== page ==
When choosing a laptop because it is time to renew it, it is possible to think that a new one is better. It has new CPUs, and with it new improvements in architecture, RAM and batteries, and better overall performance. Yes, it gives a higher raw performance, but in relation to its price, the ultralights of the last generation are a better offer than the new ones that came out in 2023.
As Andrew Cunningham of Ars technica wrote after Intel's announcement of the 13th generation of mobiles, the line is “virtually identical to the 12th generation CPUs they replace“. LA brings notable upgrades to the HX chips. But for chips likely to be used in thin, light notebooks, the improvement is much less.
In ultralights there are hardly any improvements between the 12th and 13th gen of Intel
With the new U and P series chips, Intel has limited improvements from one generation to the next to support faster RAM and small clock speed increases. The U series is supposed to it is slightly less powerful and more efficient than the P series, and shows minimal differences between the 12th and 13th Gen. When the U series moved from the 11th to the 12th Gen, it replaced two large cores with four to eight small cores, but there are no such changes with the 13th Gen.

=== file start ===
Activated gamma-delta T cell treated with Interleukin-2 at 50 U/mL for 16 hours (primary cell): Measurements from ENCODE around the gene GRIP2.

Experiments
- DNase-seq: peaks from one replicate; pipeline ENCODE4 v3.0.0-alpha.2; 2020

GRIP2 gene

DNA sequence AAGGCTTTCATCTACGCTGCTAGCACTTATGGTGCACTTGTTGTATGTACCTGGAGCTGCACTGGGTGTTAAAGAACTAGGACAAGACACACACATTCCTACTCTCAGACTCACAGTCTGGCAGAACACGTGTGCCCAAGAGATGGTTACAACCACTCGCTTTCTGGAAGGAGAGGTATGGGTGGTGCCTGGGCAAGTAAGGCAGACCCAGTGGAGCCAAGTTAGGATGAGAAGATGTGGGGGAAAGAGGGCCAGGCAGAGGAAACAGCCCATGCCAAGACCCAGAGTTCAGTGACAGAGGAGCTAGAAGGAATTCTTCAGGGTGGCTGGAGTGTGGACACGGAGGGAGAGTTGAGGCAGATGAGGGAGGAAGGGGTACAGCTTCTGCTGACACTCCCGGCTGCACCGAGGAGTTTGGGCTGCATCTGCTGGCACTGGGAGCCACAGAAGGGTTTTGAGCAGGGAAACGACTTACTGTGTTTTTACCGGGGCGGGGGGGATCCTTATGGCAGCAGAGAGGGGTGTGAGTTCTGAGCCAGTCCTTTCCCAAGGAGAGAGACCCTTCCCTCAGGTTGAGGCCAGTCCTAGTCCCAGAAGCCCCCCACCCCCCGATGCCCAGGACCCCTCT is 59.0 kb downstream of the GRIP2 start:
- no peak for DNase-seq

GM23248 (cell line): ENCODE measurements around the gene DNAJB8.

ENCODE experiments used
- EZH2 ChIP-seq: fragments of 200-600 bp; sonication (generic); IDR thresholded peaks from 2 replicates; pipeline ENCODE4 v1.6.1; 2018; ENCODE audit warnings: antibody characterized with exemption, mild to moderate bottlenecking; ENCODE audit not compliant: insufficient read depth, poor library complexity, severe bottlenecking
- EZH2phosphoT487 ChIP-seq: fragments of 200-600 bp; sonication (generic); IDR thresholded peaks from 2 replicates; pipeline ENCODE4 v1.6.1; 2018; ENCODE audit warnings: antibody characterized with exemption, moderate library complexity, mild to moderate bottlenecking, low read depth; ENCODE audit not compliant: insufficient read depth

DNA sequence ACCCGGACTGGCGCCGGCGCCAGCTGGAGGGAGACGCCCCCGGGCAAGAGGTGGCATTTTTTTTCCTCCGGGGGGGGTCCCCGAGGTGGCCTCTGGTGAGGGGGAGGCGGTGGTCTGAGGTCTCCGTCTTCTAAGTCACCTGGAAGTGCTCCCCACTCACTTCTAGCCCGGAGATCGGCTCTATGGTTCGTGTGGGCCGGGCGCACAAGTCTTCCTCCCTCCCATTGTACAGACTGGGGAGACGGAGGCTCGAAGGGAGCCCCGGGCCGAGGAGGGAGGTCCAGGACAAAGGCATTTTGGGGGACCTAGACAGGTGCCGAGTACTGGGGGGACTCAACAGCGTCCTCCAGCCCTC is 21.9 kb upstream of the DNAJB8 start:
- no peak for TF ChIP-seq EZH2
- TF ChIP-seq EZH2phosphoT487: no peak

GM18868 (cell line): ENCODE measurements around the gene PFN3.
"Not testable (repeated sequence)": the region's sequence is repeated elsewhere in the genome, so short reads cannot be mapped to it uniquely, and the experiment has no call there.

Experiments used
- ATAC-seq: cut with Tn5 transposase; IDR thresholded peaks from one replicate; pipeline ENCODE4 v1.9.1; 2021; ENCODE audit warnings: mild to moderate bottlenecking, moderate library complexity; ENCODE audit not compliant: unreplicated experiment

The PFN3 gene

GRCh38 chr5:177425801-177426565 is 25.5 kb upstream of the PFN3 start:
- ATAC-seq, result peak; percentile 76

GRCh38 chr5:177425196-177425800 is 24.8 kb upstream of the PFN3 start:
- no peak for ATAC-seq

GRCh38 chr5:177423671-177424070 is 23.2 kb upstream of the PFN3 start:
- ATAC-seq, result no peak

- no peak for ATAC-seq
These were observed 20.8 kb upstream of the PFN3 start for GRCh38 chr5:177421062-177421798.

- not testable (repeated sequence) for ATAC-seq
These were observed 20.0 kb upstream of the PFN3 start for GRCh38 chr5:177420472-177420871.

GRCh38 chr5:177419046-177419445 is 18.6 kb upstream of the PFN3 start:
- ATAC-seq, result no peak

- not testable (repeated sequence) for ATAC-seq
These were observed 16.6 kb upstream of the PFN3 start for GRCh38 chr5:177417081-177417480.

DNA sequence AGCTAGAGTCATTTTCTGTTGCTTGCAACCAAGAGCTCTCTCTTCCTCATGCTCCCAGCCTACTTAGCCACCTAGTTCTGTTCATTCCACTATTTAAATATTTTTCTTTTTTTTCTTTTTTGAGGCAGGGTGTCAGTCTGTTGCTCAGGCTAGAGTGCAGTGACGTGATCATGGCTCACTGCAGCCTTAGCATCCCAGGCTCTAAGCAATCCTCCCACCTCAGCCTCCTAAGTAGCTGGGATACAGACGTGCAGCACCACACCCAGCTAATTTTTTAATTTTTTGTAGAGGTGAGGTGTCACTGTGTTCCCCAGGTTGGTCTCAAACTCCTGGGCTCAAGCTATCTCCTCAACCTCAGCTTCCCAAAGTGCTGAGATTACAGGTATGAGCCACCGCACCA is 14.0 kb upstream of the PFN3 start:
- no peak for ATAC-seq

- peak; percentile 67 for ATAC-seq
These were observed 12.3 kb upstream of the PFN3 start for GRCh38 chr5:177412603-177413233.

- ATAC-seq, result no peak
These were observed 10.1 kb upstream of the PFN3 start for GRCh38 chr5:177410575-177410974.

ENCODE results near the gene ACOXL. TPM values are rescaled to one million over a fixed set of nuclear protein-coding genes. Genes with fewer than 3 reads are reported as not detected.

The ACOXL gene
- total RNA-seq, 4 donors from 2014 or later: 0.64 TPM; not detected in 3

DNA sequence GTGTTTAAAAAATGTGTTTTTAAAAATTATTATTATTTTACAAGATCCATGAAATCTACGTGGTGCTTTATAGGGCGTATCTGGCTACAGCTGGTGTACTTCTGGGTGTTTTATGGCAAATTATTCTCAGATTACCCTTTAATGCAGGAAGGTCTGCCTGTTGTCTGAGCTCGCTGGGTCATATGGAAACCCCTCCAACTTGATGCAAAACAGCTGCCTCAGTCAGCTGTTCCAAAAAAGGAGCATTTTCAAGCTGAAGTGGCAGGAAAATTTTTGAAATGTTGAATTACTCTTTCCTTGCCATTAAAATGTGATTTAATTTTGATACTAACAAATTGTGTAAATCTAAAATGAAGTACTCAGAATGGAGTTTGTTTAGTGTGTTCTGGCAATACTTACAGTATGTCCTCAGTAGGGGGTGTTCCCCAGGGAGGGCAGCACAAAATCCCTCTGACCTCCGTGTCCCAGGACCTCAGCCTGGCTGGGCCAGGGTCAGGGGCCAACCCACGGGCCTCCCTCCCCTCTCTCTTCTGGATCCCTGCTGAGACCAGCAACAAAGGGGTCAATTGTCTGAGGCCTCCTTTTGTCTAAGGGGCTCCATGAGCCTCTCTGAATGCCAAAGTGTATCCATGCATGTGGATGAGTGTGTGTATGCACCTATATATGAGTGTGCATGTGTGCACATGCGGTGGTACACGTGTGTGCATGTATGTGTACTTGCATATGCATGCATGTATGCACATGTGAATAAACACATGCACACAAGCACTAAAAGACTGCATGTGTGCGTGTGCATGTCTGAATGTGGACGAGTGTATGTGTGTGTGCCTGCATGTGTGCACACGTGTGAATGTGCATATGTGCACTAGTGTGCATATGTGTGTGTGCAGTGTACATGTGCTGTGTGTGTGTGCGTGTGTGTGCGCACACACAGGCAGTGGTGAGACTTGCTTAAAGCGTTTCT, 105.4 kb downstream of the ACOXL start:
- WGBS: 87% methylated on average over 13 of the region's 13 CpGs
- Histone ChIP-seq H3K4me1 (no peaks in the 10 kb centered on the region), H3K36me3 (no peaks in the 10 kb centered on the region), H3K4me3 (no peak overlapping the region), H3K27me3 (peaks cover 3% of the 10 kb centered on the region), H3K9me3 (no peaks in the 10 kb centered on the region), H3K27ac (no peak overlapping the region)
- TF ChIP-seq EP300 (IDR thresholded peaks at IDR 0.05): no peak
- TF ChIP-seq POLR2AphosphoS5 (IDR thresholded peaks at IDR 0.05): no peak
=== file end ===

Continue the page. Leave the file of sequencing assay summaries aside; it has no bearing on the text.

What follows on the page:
According to Arts Technica, to test the idea that you don't have to wait for the 13th generation if you can find what you need with a cheaper next-generation processor. They tested a current-gen Lenovo Yoga 9i, and found that it's pretty much the same as the Yoga 9i Gen 7 they reviewed last year. The real difference is the processor, and as you can see, so the 13th generation processor brings a small leap in productivity and graphics performance. As for integrated graphics for ultralight laptops and convertibles, they haven't seen huge productivity improvements from the 2022 class to the 2023 class.
They claim that ultraportables do not usually offer the best performanceNo selection of ports or other features for its price. They say it's worth saving a few hundred bucks on a state-of-the-art machine if it still meets the rest of the user's needs. The new ones are almost 42% more for a single-digit performance increase.